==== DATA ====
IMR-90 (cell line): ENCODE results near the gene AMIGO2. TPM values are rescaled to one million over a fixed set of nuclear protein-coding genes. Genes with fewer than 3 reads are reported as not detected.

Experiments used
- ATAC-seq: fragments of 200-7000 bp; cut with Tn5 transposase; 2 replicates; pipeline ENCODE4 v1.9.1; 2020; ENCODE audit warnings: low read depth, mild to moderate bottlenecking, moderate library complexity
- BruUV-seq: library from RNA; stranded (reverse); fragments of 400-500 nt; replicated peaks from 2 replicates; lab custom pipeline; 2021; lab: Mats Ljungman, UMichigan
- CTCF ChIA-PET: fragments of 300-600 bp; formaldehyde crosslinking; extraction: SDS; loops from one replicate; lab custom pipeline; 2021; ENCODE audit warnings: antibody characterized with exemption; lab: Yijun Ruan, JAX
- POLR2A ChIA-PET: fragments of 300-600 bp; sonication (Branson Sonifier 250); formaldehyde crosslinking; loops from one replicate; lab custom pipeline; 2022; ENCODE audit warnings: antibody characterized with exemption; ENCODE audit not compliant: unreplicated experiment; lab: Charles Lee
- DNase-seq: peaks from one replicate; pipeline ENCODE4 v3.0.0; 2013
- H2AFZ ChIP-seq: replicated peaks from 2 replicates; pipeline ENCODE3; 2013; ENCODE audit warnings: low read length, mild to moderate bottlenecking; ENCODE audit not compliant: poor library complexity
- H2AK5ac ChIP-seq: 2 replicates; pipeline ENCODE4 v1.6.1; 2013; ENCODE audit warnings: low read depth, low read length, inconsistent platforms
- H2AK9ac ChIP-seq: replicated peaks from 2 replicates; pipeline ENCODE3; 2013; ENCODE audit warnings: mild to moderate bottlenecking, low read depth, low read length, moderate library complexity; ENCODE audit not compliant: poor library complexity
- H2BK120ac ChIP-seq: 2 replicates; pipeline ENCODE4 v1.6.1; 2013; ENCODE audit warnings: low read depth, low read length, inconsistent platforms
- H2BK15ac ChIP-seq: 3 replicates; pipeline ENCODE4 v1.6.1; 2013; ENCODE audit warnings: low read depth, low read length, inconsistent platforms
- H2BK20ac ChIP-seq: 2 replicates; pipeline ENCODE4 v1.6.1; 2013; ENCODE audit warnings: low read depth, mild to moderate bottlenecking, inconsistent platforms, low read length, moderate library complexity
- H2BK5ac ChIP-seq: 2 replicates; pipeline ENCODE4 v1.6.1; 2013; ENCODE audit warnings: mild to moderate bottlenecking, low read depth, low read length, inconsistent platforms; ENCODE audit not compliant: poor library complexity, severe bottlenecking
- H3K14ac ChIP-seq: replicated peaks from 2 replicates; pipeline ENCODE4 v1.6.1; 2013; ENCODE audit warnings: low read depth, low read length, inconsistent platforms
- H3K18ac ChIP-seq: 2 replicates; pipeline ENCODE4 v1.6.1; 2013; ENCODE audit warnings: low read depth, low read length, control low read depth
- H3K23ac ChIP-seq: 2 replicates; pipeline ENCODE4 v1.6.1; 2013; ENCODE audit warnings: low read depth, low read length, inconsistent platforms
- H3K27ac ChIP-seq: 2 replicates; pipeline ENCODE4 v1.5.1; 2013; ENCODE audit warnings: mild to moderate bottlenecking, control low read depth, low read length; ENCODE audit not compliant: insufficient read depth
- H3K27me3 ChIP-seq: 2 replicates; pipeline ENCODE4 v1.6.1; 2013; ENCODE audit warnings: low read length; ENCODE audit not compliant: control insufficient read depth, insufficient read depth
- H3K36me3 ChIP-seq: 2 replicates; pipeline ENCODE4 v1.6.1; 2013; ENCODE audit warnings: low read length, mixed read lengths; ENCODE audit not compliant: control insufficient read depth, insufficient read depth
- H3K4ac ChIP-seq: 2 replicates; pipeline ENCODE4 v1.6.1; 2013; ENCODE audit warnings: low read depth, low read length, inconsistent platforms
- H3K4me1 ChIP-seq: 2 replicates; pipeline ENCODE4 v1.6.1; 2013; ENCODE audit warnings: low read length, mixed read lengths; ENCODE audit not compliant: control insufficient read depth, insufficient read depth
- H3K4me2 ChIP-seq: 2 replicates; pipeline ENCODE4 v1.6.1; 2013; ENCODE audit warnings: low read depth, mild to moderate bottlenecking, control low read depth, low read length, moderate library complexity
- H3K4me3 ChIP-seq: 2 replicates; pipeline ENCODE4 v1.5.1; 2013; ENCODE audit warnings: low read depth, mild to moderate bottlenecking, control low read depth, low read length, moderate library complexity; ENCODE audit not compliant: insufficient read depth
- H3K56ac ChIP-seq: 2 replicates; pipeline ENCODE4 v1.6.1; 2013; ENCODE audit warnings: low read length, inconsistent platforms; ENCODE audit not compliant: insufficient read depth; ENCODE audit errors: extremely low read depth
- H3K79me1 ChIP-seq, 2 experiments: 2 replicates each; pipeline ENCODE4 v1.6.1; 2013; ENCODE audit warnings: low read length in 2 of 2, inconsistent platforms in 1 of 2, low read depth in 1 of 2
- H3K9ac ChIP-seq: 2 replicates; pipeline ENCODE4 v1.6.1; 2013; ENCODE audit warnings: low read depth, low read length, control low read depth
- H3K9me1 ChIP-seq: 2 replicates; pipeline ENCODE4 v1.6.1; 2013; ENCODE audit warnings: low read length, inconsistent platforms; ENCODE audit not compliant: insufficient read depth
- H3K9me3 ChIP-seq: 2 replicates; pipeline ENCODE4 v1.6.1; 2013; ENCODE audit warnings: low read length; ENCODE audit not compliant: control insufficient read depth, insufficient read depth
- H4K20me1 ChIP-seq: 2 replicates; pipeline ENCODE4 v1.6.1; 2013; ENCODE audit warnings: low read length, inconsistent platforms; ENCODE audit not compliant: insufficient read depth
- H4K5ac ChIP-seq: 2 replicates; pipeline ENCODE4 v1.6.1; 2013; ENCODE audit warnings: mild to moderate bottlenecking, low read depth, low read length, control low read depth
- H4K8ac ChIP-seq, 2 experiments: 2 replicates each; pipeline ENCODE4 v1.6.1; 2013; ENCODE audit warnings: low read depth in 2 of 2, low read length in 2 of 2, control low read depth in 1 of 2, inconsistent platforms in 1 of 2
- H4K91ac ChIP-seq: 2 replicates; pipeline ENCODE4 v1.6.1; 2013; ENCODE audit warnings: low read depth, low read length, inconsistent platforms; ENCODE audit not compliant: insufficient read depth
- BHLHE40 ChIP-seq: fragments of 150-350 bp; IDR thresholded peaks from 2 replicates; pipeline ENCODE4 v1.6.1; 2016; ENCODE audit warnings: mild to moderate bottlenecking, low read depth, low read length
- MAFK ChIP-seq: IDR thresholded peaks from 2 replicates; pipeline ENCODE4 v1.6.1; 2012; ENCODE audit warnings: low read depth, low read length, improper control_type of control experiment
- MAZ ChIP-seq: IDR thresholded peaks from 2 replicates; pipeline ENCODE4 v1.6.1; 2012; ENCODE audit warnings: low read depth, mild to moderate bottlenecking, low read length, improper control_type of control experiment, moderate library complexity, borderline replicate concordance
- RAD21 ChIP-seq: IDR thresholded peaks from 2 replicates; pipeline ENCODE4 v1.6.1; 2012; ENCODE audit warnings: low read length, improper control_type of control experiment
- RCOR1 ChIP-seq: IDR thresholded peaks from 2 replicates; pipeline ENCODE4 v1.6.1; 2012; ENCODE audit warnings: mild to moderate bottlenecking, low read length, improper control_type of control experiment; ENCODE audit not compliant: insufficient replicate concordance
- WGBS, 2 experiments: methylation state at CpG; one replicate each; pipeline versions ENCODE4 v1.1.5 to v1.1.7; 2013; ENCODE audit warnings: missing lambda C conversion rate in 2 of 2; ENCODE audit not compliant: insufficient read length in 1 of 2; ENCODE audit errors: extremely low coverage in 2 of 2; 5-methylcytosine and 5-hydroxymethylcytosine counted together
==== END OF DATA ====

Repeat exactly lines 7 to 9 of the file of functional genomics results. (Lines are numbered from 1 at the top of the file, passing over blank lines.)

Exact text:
- DNase-seq: peaks from one replicate; pipeline ENCODE4 v3.0.0; 2013
- H2AFZ ChIP-seq: replicated peaks from 2 replicates; pipeline ENCODE3; 2013; ENCODE audit warnings: low read length, mild to moderate bottlenecking; ENCODE audit not compliant: poor library complexity
- H2AK5ac ChIP-seq: 2 replicates; pipeline ENCODE4 v1.6.1; 2013; ENCODE audit warnings: low read depth, low read length, inconsistent platforms